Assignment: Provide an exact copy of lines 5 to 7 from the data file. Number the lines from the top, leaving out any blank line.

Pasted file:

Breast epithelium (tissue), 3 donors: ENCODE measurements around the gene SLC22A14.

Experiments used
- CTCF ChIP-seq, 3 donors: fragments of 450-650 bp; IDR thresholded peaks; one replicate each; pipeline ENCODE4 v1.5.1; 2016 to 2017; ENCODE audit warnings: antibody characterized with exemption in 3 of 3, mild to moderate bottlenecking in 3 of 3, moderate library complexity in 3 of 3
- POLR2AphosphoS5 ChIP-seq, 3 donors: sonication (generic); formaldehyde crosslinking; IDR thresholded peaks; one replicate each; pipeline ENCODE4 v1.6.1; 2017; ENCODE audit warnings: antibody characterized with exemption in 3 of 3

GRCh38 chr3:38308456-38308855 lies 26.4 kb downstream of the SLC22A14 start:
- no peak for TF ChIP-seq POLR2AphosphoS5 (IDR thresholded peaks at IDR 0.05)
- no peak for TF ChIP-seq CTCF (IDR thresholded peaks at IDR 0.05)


GRCh38 chr3:38308456-38308855 lies 26.4 kb downstream of the SLC22A14 start:
- no peak for TF ChIP-seq POLR2AphosphoS5 (IDR thresholded peaks at IDR 0.05)
- no peak for TF ChIP-seq CTCF (IDR thresholded peaks at IDR 0.05)